by Connor McInerney (@b_ck_tt)
Lush and industrial seem diametric adjectives, but Den-Mate’s Entropii is one of those rare releases that walks the path between two worlds, equally parts cold and dark as it is warm, inviting, and intimate. This is in no small part a consequence of vocalist and multi instrumentalist Jules Hale, who on album opener “Vice” waxes shoegazily on controlling ones vices, reverbing outwards against 808-esque claps and vocal samples.
Its a thunderous opener for an EP, but over the course of Entropii’s subsequent three tracks Hale loses no steam. “Fall” is a standout of the release, in terms of Hale’s ability to provide sweet vocal lines against a swirling, occasionally harsh wall of sound; as a track, in demonstrates her abilities not only as a singer, but as producer in balancing an indiscernible number of sonic textures against a more reserved, sometimes hushed vox.
In Entropii’s balancing act of both light and dark elements, “Sea” sees Den-Mate enable punk-by-way-of-electronic textures dominate, opting for an Alice Glass-esque vocal sampler approach to accentuate darker bass and rhythmic backbone. While one of the more straight-forward productions on the EP, it’s interesting to see as Hale as a songwriter demonstrate a variety in her sound, crafting a track that opts for an IDM approach while utilizing the atmospheric, instrumental elements that make her standout as a performer and artist.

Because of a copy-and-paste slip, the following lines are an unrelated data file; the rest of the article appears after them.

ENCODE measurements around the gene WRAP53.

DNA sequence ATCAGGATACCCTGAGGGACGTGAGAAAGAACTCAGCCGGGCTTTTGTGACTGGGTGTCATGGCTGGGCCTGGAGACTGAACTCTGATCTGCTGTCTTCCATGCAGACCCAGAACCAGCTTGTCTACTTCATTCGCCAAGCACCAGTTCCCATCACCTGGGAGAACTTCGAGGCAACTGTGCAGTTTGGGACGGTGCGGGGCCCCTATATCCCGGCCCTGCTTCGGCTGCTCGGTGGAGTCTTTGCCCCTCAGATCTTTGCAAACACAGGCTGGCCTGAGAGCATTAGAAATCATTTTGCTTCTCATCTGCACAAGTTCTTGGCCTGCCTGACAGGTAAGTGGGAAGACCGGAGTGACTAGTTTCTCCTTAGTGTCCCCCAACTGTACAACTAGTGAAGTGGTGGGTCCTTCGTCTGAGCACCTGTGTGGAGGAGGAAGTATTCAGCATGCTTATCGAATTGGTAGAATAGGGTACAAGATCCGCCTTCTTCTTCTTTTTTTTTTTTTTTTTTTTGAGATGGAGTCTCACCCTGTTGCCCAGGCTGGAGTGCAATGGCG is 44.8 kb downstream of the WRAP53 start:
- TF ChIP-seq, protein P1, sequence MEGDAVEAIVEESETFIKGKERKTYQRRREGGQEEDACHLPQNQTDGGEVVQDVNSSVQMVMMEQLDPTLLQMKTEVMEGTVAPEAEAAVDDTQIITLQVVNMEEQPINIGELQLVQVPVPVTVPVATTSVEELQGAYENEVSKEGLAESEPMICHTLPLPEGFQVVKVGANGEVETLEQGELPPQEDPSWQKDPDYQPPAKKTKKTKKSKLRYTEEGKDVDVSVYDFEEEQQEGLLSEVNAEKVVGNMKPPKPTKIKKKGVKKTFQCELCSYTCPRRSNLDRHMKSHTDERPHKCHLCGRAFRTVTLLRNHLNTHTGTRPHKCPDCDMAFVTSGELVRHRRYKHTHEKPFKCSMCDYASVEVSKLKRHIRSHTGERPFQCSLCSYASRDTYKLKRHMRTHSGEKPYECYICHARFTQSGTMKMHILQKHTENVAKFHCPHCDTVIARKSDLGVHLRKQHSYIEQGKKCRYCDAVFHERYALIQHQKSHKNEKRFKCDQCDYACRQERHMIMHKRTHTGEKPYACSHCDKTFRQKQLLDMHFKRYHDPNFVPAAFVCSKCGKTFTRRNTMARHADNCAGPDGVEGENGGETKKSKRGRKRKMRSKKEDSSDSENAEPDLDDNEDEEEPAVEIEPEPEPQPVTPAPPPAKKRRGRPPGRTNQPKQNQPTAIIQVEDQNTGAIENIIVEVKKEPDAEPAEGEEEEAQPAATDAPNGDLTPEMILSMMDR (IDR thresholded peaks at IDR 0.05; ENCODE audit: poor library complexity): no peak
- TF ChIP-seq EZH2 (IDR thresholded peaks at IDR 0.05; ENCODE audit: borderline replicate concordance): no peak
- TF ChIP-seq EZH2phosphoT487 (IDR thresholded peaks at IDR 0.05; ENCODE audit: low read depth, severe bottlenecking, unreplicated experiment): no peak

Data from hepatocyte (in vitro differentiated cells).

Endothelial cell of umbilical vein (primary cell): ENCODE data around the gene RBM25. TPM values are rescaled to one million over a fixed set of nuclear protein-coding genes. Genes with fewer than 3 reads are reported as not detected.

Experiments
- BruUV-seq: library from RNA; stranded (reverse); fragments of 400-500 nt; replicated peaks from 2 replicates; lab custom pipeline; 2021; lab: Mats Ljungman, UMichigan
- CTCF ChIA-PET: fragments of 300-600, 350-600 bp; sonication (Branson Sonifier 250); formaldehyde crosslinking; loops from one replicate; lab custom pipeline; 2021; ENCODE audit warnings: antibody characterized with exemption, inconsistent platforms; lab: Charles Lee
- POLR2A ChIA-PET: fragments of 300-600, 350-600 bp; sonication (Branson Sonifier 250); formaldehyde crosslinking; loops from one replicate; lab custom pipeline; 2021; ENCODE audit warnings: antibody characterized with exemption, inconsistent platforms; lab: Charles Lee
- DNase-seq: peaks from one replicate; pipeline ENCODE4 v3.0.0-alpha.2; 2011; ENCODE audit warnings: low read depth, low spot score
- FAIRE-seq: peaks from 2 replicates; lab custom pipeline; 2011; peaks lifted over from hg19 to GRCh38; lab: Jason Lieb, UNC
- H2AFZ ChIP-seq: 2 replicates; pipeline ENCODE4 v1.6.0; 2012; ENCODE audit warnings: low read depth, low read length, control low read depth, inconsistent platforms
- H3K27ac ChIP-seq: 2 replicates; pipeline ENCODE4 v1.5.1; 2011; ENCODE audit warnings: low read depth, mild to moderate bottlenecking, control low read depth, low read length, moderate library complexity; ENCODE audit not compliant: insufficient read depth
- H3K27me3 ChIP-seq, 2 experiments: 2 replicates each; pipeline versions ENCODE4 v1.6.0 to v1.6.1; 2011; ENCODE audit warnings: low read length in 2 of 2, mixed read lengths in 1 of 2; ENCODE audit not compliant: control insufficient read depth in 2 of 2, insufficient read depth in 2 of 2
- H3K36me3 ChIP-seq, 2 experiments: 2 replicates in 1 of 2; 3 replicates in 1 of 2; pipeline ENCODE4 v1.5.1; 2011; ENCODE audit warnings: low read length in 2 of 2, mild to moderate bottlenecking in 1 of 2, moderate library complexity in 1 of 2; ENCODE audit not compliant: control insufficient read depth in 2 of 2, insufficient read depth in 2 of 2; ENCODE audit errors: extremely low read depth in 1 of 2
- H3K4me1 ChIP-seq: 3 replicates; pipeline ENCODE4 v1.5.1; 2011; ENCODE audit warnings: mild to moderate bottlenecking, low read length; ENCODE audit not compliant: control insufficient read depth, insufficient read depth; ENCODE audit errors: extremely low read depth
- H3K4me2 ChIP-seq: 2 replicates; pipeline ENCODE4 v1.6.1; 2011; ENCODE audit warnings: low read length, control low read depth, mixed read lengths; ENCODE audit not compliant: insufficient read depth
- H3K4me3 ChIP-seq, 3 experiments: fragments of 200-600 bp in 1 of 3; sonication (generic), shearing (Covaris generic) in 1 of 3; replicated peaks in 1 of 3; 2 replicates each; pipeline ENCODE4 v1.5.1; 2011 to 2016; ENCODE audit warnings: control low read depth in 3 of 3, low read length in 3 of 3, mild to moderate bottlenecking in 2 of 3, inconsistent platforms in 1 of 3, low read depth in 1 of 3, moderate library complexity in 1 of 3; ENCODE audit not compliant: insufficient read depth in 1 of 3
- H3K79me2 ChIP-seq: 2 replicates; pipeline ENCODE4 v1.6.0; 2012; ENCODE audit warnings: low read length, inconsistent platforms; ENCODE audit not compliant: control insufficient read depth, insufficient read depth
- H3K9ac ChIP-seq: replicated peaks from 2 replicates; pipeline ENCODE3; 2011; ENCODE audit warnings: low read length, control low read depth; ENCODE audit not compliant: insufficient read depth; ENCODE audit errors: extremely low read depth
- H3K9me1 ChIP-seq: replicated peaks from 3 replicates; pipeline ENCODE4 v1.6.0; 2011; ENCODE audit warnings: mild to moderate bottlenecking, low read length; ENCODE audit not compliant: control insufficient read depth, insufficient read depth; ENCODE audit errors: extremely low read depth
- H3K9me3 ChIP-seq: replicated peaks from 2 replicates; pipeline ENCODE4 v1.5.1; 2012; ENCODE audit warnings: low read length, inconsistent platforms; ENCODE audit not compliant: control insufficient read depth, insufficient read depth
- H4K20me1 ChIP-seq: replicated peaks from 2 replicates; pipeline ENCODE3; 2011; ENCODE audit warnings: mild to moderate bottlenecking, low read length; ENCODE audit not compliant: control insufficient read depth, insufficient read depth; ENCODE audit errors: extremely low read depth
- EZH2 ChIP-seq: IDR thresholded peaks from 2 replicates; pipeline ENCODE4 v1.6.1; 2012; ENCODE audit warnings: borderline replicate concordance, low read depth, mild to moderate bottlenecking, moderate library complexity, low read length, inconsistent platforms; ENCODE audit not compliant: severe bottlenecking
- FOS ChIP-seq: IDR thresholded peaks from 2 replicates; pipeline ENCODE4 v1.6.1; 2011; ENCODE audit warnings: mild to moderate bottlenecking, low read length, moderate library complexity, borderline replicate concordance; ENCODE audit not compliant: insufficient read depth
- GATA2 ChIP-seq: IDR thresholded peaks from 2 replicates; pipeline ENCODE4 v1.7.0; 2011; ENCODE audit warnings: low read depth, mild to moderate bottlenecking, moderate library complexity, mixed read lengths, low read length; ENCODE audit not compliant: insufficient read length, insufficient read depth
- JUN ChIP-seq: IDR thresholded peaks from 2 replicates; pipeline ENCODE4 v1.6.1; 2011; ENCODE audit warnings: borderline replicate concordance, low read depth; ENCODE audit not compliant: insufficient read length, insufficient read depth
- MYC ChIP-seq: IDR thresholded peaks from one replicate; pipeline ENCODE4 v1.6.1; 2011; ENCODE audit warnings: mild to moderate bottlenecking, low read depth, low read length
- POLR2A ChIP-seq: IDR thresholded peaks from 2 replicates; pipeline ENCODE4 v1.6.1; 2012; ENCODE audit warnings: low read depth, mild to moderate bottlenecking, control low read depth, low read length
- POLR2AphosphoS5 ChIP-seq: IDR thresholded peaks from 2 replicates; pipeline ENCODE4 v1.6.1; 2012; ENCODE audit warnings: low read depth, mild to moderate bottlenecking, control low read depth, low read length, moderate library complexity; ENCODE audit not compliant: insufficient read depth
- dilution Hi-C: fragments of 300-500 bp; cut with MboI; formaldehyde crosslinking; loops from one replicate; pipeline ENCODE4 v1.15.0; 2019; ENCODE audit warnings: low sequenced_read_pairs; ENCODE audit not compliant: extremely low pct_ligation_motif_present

Album closer “Iron” is a raw, scorched Earth anthem that ends what starts as a quiet EP on a brash romp into noise and lofi, wrapping the project concisely. Den-Mate demonstrates a clear vision in terms of crafting a unique, genre-blending sound on Entropii, a performance for which for which four tracks doesn’t do justice - here’s hoping her next effort is much, much longer.